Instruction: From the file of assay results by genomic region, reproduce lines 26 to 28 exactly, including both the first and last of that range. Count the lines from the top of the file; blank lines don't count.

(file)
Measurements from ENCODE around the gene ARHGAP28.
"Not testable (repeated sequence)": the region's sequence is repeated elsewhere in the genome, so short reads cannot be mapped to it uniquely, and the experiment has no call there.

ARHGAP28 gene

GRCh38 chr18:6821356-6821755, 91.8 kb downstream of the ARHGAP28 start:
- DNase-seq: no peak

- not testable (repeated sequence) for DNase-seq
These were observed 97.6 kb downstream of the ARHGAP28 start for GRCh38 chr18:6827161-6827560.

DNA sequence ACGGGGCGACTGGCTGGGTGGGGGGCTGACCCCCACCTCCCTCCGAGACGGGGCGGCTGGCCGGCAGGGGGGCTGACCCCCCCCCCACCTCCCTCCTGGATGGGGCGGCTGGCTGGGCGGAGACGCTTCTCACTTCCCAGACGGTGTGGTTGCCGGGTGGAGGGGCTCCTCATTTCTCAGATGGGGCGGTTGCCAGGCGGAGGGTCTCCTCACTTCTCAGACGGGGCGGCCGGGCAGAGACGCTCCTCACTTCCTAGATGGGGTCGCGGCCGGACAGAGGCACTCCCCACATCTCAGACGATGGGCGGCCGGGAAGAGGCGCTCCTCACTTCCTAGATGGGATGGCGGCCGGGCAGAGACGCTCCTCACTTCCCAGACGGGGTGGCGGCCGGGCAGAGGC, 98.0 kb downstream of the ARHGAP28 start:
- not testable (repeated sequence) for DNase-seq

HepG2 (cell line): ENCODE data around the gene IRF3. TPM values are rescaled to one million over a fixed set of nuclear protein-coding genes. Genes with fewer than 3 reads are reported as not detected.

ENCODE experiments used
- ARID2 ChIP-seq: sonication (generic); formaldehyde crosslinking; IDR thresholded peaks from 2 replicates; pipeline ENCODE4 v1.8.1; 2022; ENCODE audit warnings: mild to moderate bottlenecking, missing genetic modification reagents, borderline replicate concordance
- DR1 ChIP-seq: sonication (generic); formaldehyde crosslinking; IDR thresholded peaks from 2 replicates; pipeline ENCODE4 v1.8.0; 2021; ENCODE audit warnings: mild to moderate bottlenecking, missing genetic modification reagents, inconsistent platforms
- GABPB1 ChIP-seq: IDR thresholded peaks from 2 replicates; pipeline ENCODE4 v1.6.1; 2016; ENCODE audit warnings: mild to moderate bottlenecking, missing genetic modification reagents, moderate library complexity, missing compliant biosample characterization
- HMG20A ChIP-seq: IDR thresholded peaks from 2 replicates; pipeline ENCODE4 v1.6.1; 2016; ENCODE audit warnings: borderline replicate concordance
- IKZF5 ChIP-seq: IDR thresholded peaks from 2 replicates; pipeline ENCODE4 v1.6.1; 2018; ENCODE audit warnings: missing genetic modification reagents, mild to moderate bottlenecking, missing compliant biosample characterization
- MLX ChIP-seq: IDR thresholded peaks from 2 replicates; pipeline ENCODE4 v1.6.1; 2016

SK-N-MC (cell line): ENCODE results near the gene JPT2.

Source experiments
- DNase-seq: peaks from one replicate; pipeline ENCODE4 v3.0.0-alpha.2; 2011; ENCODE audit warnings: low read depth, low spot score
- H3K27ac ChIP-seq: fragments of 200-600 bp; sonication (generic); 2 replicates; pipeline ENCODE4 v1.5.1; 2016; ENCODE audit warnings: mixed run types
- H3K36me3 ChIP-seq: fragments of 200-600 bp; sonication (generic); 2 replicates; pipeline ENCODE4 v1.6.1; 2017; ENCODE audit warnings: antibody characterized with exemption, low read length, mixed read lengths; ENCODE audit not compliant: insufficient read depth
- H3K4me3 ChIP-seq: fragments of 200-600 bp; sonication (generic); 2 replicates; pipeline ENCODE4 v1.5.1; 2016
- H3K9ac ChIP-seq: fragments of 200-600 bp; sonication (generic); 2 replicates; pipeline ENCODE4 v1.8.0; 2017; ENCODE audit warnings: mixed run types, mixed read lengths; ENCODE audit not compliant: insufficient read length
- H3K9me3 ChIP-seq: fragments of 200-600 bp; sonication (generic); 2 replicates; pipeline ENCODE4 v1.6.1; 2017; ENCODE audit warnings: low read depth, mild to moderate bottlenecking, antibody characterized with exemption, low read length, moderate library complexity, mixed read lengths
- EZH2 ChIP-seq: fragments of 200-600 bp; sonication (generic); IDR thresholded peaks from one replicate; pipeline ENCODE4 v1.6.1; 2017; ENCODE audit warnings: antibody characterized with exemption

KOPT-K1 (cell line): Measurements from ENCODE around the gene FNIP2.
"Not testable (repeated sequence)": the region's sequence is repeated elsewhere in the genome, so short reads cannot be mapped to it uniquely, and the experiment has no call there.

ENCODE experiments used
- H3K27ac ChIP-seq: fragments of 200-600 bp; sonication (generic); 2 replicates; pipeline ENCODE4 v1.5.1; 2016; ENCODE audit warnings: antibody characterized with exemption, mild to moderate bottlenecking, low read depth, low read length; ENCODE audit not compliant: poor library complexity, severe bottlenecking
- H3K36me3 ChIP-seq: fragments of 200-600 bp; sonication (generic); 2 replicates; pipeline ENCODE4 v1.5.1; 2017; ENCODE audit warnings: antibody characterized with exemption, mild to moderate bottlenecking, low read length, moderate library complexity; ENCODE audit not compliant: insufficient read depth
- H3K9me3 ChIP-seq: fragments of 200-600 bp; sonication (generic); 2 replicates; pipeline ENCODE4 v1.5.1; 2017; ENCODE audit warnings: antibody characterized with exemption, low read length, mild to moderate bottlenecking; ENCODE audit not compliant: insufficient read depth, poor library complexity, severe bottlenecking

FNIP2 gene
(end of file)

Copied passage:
- EZH2 ChIP-seq: fragments of 200-600 bp; sonication (generic); IDR thresholded peaks from one replicate; pipeline ENCODE4 v1.6.1; 2017; ENCODE audit warnings: antibody characterized with exemption

KOPT-K1 (cell line): Measurements from ENCODE around the gene FNIP2.
"Not testable (repeated sequence)": the region's sequence is repeated elsewhere in the genome, so short reads cannot be mapped to it uniquely, and the experiment has no call there.